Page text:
At four thirty a.m. last night I finished wolfing down my table-side omelet, racked up my chips, cashed in, left Bellagio's poker room, and headed to the airport for a red-eye back to San Francisco. I've been to Las Vegas more times than I can possibly count, and absolutely love it. When people tell me that they hate Vegas, my knee-jerk response is to tell them that they're doing the wrong things in Vegas.
So this is my quick and dirty guide to Vegas. And let's be honest. what other sort of guide to Vegas could possibly exist?
You should stay on the strip, preferably in the middle or South. I like the Bellagio hotel because it has a great location and is where I spend most of my time anyway. If you're going to stay there, call and ask for the "poker rate". It should be around $110 a night (they don't check to make sure you play poker, but you should live up to your end of the bargain and play). Another top choice is The Signature at MGM. Every room has a jacuzzi and a full kitchen (with pots and pans), so you can actually cook your own food. Healthy food is VERY hard to come by in Las Vegas, so this is a good option.
I would also gladly stay at the following hotels: MGM, New York New York, Treasure Island, Ceasar's Palace, Paris, Venetian, Wynn, Encore, anything in City Center, Luxor, or the Mirage. I may be forgetting a couple places. On any given night, you should be able to get a room for $60 or so at one of those hotels.
When you check in, do the "20 dollar trick", which has an 80%+ success rate in Las Vegas. Put a $20 bill in between your license and credit card, and hand it over to the checkin person. Ask if there are any complimentary upgrades. Many people get lucky and get upgraded to huge suites for free.
If you're staying for a week or longer, try renting a condo. There are a lot of them very close to the strip. Check craigslist.
There is no better city in the US to rent a car than Las Vegas. Rates are around $15 a day after taxes, and it will save you a $12 round-trip shuttle fare to and from the airport. Every casino has free parking, both valet and self-park. Distances are deceptive in Las Vegas-walking from one casino to its neighbor might take 15-20 minutes. There is a monorail as well, but it's expensive, doesn't go everywhere, and stops running at 2 or 3am. Stick with a rental car and self park it.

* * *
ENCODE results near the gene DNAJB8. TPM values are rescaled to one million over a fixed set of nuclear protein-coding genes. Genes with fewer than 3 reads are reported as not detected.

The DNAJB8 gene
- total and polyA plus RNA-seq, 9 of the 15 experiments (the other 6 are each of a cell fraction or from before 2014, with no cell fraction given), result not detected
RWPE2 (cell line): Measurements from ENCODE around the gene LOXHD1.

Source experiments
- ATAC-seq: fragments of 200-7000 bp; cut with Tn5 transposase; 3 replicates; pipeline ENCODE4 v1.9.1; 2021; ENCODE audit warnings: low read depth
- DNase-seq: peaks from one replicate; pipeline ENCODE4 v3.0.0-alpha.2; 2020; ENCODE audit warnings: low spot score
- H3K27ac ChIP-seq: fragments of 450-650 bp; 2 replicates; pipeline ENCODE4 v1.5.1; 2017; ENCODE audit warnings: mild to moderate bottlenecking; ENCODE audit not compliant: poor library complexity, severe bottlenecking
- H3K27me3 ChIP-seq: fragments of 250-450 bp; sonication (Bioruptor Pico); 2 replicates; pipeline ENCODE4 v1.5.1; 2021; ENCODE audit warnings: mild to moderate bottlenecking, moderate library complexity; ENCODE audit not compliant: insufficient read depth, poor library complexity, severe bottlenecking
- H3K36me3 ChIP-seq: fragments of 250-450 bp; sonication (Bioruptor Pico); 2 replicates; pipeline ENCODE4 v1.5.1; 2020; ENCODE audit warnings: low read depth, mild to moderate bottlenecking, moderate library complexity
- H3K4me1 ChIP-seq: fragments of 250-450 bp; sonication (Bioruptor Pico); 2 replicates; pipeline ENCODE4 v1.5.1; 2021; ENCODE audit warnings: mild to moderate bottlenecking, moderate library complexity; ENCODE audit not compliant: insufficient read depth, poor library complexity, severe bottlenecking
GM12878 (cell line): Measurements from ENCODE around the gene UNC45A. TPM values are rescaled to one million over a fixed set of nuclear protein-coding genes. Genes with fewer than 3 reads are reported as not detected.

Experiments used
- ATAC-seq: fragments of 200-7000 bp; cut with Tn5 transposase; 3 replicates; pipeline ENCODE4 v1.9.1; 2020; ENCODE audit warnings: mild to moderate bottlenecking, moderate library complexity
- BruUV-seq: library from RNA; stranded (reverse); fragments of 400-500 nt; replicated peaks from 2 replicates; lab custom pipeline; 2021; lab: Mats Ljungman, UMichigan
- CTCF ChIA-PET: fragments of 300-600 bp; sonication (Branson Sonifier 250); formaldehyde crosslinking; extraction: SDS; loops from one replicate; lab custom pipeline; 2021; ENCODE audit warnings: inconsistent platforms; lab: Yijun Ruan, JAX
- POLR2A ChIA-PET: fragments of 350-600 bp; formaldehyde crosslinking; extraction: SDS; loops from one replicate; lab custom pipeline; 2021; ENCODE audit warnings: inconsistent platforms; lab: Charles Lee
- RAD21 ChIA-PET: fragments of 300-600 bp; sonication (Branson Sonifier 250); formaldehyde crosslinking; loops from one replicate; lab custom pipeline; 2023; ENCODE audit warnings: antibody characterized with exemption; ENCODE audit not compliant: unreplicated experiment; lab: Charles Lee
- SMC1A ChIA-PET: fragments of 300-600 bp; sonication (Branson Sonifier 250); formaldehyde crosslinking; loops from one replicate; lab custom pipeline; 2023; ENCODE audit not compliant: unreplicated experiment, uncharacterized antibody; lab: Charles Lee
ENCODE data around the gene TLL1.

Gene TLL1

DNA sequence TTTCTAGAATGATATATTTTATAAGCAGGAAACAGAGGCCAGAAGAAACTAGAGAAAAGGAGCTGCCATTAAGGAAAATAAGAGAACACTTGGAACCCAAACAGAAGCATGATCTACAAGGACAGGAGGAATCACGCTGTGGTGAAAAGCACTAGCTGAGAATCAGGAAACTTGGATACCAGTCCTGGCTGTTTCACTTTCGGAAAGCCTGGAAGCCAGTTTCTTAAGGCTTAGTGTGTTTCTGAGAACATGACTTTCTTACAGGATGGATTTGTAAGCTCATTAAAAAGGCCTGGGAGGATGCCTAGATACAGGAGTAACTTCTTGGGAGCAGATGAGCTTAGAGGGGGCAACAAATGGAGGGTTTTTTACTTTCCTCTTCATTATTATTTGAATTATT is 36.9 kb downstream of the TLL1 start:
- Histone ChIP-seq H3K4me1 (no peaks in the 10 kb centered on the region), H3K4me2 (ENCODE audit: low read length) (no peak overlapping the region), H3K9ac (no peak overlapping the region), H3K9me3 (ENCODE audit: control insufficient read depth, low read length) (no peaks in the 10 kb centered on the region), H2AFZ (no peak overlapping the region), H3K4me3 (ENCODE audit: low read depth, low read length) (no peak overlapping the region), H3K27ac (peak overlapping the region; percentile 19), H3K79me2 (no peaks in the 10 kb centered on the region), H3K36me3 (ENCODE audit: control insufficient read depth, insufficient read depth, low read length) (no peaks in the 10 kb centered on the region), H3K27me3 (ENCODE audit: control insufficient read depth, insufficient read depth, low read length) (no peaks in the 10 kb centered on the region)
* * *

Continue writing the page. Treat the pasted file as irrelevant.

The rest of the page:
As a former professional gambler, take it from me: you probably shouldn't gamble. You can't expect to win at any game other than poker against other players (side note: there is actually a Hold'Em machine now that is beatable if you're a GREAT poker player).
If you do want to play poker, I recommend playing the $4-8 limit game at Bellagio or the $3-6 at the Mirage. The best book on the subject is Winning Low Limit Hold'Em by Lee Jones. If you can fully digest and commit to memory the information in that book, you will be better than 95% of players you'll run up against. I'm a break-even player and I don't have the whole book down, yet.
I think learning Poker is a really valuable skill. It has a lot of parallels in real life and is very rewarding because of how much concentration and thought it requires to win. I also have this theory that if you spent a college-tuition equivalent on a poker bankroll, you would probably be making a lot more in four years of independent poker study than you would at a crappy entry-level job.
By the way, you get free drinks while playing poker. There's a much larger selection than they let on. Besides the usual alcoholic drinks and sodas, you can get orange or strawberry juliuses, hot chocolate, or tea. The Bellagio has a really solid green tea, which really shocked me. It's perfect for staying up late for that red-eye. You can also have food delivered to you at the table. It's expensive enough that you may as well just go to the buffet (ask for a line pass from the poker room to cut the whole line), but in a pinch it's a good way to eat without getting up from the table.